Toward a Hierarchical View of Ecological Interactions

The controversy between J. P. Grime and D. Tilman about the meaning of plant competition (either as a strategy associated to the capacity for capturing resources when in abundant supply, or to the ability to have a low resource requirement when in short supply) has stimulated the development of various competition models. Even if there is not so far a general agreement in theoretical ecology about the mechanisms by which plants interact, the variety of models reflects the variety of processes involved. It turns out that competition cannot be fully understood by considering processes in isolation. In particular, the balance between negative and positive interactions among plants within communities has been challenged. Empirical evidence suggests that competition is perhaps not so important in explaining species coexistence and dominance, especially in stressful environments and species-rich communities, in which facilitation appears to be an important driving force.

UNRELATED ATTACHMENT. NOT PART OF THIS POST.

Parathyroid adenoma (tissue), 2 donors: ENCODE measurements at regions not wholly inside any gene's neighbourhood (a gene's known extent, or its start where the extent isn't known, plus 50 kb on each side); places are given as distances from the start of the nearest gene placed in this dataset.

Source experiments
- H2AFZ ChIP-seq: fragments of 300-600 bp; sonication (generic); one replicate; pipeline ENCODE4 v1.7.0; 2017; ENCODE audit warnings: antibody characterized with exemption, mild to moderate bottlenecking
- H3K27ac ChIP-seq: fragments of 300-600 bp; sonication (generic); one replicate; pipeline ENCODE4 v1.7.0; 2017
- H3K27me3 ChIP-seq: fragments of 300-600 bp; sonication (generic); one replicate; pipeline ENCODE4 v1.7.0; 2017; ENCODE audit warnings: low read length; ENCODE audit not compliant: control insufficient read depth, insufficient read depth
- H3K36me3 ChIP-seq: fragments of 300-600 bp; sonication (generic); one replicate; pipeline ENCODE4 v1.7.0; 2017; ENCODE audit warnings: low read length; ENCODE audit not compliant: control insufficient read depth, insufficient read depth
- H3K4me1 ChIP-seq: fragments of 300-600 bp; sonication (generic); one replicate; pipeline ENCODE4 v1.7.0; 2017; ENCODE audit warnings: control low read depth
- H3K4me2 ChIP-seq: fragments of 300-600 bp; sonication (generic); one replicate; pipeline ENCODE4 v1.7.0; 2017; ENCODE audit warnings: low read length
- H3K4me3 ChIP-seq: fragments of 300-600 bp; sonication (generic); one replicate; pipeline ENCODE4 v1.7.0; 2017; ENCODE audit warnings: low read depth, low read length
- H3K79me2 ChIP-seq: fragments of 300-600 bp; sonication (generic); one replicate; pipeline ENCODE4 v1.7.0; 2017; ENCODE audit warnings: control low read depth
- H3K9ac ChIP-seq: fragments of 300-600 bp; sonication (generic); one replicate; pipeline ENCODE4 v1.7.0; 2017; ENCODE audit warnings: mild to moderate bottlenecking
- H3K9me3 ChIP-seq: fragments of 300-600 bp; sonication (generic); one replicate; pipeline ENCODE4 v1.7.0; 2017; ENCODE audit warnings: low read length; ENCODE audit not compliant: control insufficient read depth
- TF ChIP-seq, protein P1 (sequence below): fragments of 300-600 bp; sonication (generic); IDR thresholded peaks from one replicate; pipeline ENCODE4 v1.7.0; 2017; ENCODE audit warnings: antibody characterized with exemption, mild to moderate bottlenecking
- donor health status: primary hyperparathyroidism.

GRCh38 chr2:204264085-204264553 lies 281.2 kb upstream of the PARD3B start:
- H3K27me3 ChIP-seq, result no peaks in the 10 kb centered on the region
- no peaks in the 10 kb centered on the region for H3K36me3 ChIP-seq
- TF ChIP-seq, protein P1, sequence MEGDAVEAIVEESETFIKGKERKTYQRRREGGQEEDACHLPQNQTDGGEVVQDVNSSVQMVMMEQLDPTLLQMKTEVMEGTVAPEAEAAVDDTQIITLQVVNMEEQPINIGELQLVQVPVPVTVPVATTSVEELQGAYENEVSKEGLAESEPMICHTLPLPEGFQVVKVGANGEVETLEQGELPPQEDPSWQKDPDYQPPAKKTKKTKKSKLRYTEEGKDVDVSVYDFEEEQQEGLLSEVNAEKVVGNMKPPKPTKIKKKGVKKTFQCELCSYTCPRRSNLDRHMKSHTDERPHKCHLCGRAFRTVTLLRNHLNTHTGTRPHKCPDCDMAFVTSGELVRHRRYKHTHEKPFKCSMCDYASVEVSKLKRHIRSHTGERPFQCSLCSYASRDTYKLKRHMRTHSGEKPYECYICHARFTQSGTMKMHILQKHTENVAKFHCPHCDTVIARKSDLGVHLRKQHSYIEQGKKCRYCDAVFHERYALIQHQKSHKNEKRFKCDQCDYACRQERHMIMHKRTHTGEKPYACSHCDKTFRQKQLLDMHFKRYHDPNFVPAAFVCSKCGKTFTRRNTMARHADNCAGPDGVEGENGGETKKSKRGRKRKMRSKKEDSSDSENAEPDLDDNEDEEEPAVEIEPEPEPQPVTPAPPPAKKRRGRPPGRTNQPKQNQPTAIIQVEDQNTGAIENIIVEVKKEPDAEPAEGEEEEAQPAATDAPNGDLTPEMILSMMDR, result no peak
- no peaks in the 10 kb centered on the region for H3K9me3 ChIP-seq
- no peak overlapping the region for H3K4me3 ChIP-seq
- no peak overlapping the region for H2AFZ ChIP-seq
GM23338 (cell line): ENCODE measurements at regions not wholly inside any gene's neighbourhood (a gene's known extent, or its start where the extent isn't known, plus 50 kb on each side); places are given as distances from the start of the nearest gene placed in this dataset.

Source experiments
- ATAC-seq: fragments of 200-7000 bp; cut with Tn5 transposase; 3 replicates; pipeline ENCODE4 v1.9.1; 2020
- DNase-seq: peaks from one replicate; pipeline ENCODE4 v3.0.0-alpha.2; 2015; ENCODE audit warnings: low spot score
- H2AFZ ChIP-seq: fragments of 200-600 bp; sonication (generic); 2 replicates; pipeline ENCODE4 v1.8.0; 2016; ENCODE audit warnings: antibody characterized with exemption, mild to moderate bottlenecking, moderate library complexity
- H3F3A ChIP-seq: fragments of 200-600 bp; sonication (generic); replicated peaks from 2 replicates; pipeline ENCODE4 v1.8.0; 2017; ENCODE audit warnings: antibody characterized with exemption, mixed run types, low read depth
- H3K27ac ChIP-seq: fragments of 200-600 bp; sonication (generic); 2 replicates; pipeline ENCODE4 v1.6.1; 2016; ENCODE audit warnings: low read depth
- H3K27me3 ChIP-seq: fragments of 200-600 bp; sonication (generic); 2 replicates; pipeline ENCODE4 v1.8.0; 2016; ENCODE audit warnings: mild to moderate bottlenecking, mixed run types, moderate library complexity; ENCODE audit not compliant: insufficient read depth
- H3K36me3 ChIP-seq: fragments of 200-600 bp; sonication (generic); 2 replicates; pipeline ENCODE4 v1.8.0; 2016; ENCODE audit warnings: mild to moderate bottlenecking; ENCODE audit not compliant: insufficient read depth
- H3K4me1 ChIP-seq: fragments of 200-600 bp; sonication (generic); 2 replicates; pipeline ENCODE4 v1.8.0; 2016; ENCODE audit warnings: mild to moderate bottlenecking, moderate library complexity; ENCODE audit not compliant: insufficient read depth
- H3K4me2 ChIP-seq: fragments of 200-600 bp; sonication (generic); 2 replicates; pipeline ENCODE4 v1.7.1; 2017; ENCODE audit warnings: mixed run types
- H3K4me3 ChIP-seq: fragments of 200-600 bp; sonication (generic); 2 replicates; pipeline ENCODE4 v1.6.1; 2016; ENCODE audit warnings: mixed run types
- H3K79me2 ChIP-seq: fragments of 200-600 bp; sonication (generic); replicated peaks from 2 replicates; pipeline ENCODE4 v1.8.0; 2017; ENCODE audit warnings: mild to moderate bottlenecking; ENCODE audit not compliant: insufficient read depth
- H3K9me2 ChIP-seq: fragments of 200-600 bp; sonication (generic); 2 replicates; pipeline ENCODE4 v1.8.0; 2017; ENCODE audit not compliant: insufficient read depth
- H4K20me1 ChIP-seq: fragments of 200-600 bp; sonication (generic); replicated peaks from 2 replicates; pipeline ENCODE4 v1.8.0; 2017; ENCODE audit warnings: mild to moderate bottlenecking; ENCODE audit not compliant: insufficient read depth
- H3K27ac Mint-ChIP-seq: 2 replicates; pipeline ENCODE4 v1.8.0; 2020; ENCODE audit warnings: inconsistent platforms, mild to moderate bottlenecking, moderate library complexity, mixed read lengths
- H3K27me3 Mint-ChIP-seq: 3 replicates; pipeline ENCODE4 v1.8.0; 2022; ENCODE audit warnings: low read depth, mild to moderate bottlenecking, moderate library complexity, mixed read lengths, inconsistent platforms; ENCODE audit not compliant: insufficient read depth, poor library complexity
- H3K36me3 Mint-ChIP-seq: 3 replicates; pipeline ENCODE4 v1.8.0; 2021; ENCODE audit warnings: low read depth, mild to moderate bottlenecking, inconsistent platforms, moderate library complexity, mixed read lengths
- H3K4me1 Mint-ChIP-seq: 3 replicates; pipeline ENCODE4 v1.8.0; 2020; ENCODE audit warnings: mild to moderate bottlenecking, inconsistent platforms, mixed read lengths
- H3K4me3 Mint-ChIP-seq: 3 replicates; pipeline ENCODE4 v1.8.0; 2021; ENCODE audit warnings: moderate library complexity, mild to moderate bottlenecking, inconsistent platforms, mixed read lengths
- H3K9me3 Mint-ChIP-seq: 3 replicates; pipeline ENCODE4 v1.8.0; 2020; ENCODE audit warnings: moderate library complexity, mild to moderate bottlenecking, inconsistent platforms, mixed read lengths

Only complex models may allow relating plant competition with other processes, such as facilitation, dispersal, allocation of nutrients among and within plants, interactions with microbial communities, habitat fragmentation, herbivory, pulses of resource supply, and disturbances.

Composition, structure, diversity, species turnover, resilience, and invasibility are all emergent properties of plant communities, which cannot be explained without a hierarchical view of the system. Ecological communities are hierarchically structured, and emergence of entities or properties requires the interplay between different spatiotemporal organization levels, including bottom-up and top-down influences. Cellular automata (e.g., the self-assembling model of modular plants) have proved to simulate competition effect as a bottom-up emergence in a two-level system. However, the modeling of multilevel ecological hierarchies in a constructive way is still only a promising challenge.

See also: Cellular Automata; Competition and Behavior; Competition and Coexistence in Model Populations; Competition and Competition Models; Forest Models; Gause's Competitive Exclusion Principle; Grassland Models; Growth Constraints: Michaelis-Menten Equation and Liebig's Law; Growth Models; Individual-Based Models; Limiting Factors and Liebig's Principle; Metapopulation Models; Neutral Theory; Plant Growth Models; Population and Community Interactions.

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